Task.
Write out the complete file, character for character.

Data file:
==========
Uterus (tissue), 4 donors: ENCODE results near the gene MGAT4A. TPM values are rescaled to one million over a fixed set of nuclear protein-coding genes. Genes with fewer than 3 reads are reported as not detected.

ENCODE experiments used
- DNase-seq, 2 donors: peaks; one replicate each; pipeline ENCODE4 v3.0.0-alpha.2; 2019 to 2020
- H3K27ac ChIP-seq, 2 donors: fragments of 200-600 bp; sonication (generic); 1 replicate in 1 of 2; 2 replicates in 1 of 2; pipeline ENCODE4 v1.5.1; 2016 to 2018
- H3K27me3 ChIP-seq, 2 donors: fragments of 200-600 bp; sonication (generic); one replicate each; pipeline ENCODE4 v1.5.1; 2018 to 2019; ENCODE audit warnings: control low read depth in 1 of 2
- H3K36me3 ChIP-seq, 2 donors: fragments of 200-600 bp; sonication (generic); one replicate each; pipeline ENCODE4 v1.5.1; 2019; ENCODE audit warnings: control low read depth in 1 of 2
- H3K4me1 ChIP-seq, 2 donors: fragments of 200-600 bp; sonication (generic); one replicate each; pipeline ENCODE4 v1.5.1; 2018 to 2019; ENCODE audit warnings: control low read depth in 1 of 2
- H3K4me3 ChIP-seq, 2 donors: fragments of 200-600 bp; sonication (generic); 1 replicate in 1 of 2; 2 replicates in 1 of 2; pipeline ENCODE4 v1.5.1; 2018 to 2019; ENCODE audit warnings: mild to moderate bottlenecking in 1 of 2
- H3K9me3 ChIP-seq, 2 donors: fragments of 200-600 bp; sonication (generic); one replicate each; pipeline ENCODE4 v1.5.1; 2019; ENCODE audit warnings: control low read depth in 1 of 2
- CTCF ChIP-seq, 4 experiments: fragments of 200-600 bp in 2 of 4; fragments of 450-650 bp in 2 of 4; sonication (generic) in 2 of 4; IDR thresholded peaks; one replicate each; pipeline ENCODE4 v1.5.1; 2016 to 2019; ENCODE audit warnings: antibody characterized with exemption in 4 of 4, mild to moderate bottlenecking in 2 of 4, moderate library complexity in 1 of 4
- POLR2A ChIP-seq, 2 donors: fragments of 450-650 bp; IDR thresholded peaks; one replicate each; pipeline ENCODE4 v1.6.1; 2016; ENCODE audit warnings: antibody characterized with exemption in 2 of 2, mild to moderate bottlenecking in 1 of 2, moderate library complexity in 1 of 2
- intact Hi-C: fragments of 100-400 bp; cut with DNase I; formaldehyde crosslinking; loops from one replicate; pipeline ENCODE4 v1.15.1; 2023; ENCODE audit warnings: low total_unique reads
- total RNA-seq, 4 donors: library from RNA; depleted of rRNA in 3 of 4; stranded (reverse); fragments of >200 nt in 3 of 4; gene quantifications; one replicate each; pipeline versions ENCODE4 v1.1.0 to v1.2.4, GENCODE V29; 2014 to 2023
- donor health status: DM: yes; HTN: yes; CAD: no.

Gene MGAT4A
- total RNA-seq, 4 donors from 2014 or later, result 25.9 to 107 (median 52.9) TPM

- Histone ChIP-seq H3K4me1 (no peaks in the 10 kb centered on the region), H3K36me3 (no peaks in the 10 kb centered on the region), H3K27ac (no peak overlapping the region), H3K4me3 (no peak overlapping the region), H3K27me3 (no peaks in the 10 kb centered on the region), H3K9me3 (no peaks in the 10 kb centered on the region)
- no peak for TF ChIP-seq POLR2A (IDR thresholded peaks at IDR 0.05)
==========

Uterus (tissue), 4 donors: ENCODE results near the gene MGAT4A. TPM values are rescaled to one million over a fixed set of nuclear protein-coding genes. Genes with fewer than 3 reads are reported as not detected.

ENCODE experiments used
- DNase-seq, 2 donors: peaks; one replicate each; pipeline ENCODE4 v3.0.0-alpha.2; 2019 to 2020
- H3K27ac ChIP-seq, 2 donors: fragments of 200-600 bp; sonication (generic); 1 replicate in 1 of 2; 2 replicates in 1 of 2; pipeline ENCODE4 v1.5.1; 2016 to 2018
- H3K27me3 ChIP-seq, 2 donors: fragments of 200-600 bp; sonication (generic); one replicate each; pipeline ENCODE4 v1.5.1; 2018 to 2019; ENCODE audit warnings: control low read depth in 1 of 2
- H3K36me3 ChIP-seq, 2 donors: fragments of 200-600 bp; sonication (generic); one replicate each; pipeline ENCODE4 v1.5.1; 2019; ENCODE audit warnings: control low read depth in 1 of 2
- H3K4me1 ChIP-seq, 2 donors: fragments of 200-600 bp; sonication (generic); one replicate each; pipeline ENCODE4 v1.5.1; 2018 to 2019; ENCODE audit warnings: control low read depth in 1 of 2
- H3K4me3 ChIP-seq, 2 donors: fragments of 200-600 bp; sonication (generic); 1 replicate in 1 of 2; 2 replicates in 1 of 2; pipeline ENCODE4 v1.5.1; 2018 to 2019; ENCODE audit warnings: mild to moderate bottlenecking in 1 of 2
- H3K9me3 ChIP-seq, 2 donors: fragments of 200-600 bp; sonication (generic); one replicate each; pipeline ENCODE4 v1.5.1; 2019; ENCODE audit warnings: control low read depth in 1 of 2
- CTCF ChIP-seq, 4 experiments: fragments of 200-600 bp in 2 of 4; fragments of 450-650 bp in 2 of 4; sonication (generic) in 2 of 4; IDR thresholded peaks; one replicate each; pipeline ENCODE4 v1.5.1; 2016 to 2019; ENCODE audit warnings: antibody characterized with exemption in 4 of 4, mild to moderate bottlenecking in 2 of 4, moderate library complexity in 1 of 4
- POLR2A ChIP-seq, 2 donors: fragments of 450-650 bp; IDR thresholded peaks; one replicate each; pipeline ENCODE4 v1.6.1; 2016; ENCODE audit warnings: antibody characterized with exemption in 2 of 2, mild to moderate bottlenecking in 1 of 2, moderate library complexity in 1 of 2
- intact Hi-C: fragments of 100-400 bp; cut with DNase I; formaldehyde crosslinking; loops from one replicate; pipeline ENCODE4 v1.15.1; 2023; ENCODE audit warnings: low total_unique reads
- total RNA-seq, 4 donors: library from RNA; depleted of rRNA in 3 of 4; stranded (reverse); fragments of >200 nt in 3 of 4; gene quantifications; one replicate each; pipeline versions ENCODE4 v1.1.0 to v1.2.4, GENCODE V29; 2014 to 2023
- donor health status: DM: yes; HTN: yes; CAD: no.

Gene MGAT4A
- total RNA-seq, 4 donors from 2014 or later, result 25.9 to 107 (median 52.9) TPM

- Histone ChIP-seq H3K4me1 (no peaks in the 10 kb centered on the region), H3K36me3 (no peaks in the 10 kb centered on the region), H3K27ac (no peak overlapping the region), H3K4me3 (no peak overlapping the region), H3K27me3 (no peaks in the 10 kb centered on the region), H3K9me3 (no peaks in the 10 kb centered on the region)
- no peak for TF ChIP-seq POLR2A (IDR thresholded peaks at IDR 0.05)